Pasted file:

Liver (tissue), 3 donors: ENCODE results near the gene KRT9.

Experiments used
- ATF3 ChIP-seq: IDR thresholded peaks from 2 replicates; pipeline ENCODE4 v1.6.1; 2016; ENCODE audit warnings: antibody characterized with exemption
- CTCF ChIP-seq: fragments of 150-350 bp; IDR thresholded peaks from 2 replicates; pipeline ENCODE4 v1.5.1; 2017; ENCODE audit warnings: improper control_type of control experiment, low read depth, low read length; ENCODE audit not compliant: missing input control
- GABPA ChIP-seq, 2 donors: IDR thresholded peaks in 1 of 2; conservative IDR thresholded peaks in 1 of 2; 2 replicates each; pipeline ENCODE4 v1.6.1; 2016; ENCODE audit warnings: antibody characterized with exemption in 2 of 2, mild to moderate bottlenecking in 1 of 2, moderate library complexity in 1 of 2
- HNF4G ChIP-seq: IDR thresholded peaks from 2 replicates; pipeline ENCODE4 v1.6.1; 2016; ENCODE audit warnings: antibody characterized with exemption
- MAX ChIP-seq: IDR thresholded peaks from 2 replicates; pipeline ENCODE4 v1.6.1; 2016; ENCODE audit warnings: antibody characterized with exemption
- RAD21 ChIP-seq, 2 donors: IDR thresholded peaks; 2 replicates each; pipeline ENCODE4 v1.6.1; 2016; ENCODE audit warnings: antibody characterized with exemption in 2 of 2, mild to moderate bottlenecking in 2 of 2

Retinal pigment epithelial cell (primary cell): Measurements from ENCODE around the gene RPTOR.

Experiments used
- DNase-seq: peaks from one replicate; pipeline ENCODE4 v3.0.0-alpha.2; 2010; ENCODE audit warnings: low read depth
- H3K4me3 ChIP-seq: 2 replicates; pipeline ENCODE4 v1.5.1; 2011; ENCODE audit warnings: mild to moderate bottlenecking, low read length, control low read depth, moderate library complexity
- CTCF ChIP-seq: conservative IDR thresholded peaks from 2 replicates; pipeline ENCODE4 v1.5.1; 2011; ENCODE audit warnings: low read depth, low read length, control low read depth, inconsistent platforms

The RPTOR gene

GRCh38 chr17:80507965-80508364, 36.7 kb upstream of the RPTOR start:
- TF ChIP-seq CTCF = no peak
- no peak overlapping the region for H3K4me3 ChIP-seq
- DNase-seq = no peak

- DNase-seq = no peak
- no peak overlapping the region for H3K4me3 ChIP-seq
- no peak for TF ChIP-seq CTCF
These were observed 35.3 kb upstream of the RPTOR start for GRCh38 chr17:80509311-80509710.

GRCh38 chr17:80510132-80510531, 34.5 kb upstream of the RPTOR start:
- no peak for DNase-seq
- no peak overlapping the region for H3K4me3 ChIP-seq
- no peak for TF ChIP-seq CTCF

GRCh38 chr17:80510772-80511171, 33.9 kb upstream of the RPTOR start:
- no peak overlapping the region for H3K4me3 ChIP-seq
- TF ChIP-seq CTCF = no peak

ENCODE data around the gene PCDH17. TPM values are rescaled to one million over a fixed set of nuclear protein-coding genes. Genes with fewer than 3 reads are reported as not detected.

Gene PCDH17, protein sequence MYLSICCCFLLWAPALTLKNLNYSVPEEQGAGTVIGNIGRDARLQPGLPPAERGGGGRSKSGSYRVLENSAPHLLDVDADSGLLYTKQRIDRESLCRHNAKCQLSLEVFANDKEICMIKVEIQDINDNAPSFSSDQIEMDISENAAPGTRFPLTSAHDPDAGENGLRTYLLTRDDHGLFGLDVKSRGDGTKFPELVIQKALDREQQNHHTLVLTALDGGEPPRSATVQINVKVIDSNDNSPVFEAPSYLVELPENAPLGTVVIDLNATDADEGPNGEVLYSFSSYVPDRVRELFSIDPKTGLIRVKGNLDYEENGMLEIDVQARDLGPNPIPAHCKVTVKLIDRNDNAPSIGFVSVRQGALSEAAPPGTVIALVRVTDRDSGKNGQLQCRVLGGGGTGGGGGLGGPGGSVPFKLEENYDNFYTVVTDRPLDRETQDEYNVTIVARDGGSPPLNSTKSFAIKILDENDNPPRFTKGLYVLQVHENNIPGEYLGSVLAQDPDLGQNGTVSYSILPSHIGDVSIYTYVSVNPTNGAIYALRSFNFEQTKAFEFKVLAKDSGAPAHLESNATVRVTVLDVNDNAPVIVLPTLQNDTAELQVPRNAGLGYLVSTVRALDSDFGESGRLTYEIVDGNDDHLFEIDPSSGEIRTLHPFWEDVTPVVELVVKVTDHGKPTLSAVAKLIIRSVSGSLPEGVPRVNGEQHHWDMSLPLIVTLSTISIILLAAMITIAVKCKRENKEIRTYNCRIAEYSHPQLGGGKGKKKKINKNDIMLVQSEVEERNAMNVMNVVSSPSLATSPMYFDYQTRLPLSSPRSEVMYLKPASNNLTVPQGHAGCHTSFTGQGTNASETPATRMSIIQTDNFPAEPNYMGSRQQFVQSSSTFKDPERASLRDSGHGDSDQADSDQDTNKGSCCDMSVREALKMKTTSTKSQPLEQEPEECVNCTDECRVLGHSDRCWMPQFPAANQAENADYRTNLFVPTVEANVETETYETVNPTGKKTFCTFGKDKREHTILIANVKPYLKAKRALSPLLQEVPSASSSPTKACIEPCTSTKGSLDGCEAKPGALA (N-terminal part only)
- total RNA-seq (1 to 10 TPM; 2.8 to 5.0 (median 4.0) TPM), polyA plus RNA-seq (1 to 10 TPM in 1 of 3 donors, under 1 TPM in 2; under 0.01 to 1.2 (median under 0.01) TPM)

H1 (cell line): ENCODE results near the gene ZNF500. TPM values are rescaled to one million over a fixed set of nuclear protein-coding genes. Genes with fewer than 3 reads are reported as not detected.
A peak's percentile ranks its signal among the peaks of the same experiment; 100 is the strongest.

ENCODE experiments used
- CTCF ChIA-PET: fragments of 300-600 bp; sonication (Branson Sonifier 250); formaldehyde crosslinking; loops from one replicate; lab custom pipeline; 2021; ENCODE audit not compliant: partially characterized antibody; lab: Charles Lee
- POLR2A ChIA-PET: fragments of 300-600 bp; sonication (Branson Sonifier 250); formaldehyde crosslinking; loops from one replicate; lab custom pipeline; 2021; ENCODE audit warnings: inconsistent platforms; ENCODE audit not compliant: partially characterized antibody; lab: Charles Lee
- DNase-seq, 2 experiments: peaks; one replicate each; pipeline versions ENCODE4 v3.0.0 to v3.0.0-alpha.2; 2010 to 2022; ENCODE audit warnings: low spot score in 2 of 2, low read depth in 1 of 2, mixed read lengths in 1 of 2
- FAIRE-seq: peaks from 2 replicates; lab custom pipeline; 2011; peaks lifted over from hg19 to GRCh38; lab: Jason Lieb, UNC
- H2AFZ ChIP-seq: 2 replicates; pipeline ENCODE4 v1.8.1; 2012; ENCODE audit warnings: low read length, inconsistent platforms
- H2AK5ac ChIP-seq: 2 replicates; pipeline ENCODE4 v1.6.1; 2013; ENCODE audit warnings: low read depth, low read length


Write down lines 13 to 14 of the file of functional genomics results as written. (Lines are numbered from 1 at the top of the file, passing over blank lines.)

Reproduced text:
- CTCF ChIP-seq: conservative IDR thresholded peaks from 2 replicates; pipeline ENCODE4 v1.5.1; 2011; ENCODE audit warnings: low read depth, low read length, control low read depth, inconsistent platforms

The RPTOR gene